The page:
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256.

Signior Antonio, many a time and oft, In the Rialto have you rated me.

Here again an affectation of ingenuity has, of loob late, on the stage, sophisticated the plain sense of this passage:

Many a time and oft” is a phrase, of such general as well as ancient authority, that instances of its use would be superfluous: but, to serve the purpose of those refiners, the phrase is split, and the passage rendered thus,

- Many a time and oft, " In the Rialto,” &c.

. But it was only in the Rialto that Antonio was likely to encounter Shylock, and there where, of course, he would "rate" him.

- My monies and my usances.The instances produced by Mr. Reed to shew that usance formerly signified usury, will, I believe, be found to prove directly the contrary; and will support Mr. Ritson's remark, that Mr. Steevens was mistaken in that interpretation of the word. The writer quoted by Mr. Reed states, that “a borrower had received a thousand pounds, and that this sum had been enormously augmented by usury,” which the lender“ termed by a more cleanly name, usance,” &c. The gentleman, indeed, here, who was imposed upon, might stigmatise isance as fraud, usury, or robbery, but certainly the lender was better acquainted with the value of the cleanly distinction he had made; and Shylock, speaking of his own practices, would not be very ready to declare that usury was among them.

258. “You spit upon me.

The correct form of the præterimperfect tense of this verb, spat, was beginning in our author's time to grow obsolete: the quarto here has spet, upon which occasion I must beg leave to correct a mistake made by Mr. Steevens, who, following the printed editions of Lysidas, observes that Milton has, in that poem, adopted this mode of spelling the word.

-The dragon womb “Of Stygian darkness, spets her thickest gloom.”

But Milton, in the Cambridge MS. has written not spets, but spits.

I am as like to spit on thee again,&c. This was a grossness of insult which it ill became Antonio to have offered much more so to exult in. " Lend it rather to thine enemy,

Who, if he break, thou may'st with better face Exact the penalty."

Here is a nominative case without object or agency: the conjunction that might stand in the place of “who."

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ACT II. SCENE I.

262. "

By this scimitar, That slew the Sophy, and a Persian prince, That won three fields of Sultan Solyman.

Mr. Tyrwhitt, in extricating the poet from a supposed difficulty, appears to have entangled himself: Morochus is still boasting of his own prowess and of his scimitar, that won three fields of Sultan Solyman, besides having slain the Soply, &c. so that he was not in the army of the Sultan, but opposed to him. This oversight of Mr. Tyrwhitt's is, I find, avoided in the last edition by Mr. Reed.

SCENE II.

265. "

Away, says the fiend, for the heavens.“ For the heavens” may be an adjuration for heaven's sake! or perhaps the fiend would suggest that while Launcelot remained with the Jew, he was out of the pale of Grace, and that by running away only he could hope for heaven; if so, it is a very friendly fiend. 270. It should seem, then, that Dobbin's tail

grows backward." Launcelot quibbles upon

grows backward,” as growing behind, and, decreasing--a conceit that Hamlet also indulges in, “ Yourself shall be as old as I am, if, like a crab, you could go backward."

SCENE III.

277. If a Christian do not play the knare,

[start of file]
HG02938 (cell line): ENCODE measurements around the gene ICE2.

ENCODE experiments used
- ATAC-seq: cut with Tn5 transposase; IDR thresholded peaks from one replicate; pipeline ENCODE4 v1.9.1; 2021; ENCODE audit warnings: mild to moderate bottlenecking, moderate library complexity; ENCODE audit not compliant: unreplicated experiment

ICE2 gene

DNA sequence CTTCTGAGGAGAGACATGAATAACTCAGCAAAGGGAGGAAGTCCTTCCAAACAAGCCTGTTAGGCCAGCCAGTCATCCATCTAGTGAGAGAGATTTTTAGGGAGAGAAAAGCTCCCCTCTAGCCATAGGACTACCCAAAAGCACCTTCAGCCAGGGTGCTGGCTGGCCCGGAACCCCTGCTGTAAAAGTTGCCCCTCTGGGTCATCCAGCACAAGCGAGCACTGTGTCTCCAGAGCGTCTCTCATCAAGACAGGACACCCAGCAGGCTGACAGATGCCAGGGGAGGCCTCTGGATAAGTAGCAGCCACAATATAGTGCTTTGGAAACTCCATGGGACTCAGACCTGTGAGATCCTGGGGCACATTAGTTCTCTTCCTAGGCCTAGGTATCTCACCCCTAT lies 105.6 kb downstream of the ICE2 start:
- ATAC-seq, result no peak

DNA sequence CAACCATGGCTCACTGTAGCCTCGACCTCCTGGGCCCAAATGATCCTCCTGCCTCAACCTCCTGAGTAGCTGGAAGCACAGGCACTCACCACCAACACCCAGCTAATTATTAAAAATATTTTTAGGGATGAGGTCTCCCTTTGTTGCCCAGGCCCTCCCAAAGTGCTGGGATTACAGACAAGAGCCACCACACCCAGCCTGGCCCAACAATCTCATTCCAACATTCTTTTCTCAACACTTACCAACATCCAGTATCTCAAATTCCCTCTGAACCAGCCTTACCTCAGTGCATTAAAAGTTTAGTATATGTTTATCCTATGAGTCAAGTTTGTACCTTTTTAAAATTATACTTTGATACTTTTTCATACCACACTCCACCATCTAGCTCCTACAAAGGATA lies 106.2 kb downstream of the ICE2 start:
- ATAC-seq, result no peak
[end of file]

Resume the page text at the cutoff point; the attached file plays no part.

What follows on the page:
and get thee, I am much deceived.The reading of the second folio, " did not get thee,” though so severely reprobated by Mr. Malone, appears more congenial to Launcelot's humour: he would compliment Jessica with a Chris

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tian father, at the expence of her mother's chas-
tity. . If the old reading must stand, Mr. Steevens
has suggested the true meaning.-Mr. Malone's I
cannot but consider as a feeble interpretation-it
required noextraordinary sagacity in Launcelot, at
this time, to predict that Lorenzo would carry
Jessica away from her father's house.
" If a Christian do not play the knave and get

thee.
I am very strongly of opinion with the ignorant
editor of the second folio, that we ought to read
did; and in this I am confirmed by the passage
in the 3d Act, to which Mr. Malone himself re-
fers. I shall patiently submit to whatever impu-
tation of folly and absurdity the avowal of this
opinion may bring on me. Lord CHEDWORTH.

SCENE IV.

279. Break-up this."

I do not perceive here any allusion to carving, as Mr. Steevens supposes. Every one knows what it is to break-up a letter, as in the Winter's Tale, “Break

up
the seal and read.”

LORD CHEDWORTH.

Whiter than the paper it writ on,

Is the fair hand that writ." “Writ” for “wrote" is a corruption that some of our most careful writers are chargeable with.

SCENE V.

282.

The wry-neck'd fife."

I could not have thought it possible for any one so to mistake the sense of this expression as Mr. Monk Mason has done, in ascribing the wry-neckedness, not to the performer, but the instrument, which he supposes was crooked formerly. Lord Chedworth offers to read actively, wry-neck fife, i. e. the fife which wries the neck of him who plays on it.

SCENE VI.

286. “ I am glad'tis night, you do not look on me,

For I am much asham'd of my exchange.Juliet consoles herself with the same circumstance“ I am glad the mask of night is on my face, “ Else would a maiden blush bepaint my cheek." 287. Too light

This was an opportunity for a quibble too tempting to be omitted.

SCENE VII.

292. “Let all of his complexion chuse me so."

Dr. Johnson's suggested regulation should be adopted, and the 2nd Act end here.

ACT. III. SCENE I.

508.“ Turquoise."

See Mr. Steevens's note.-From this imputed

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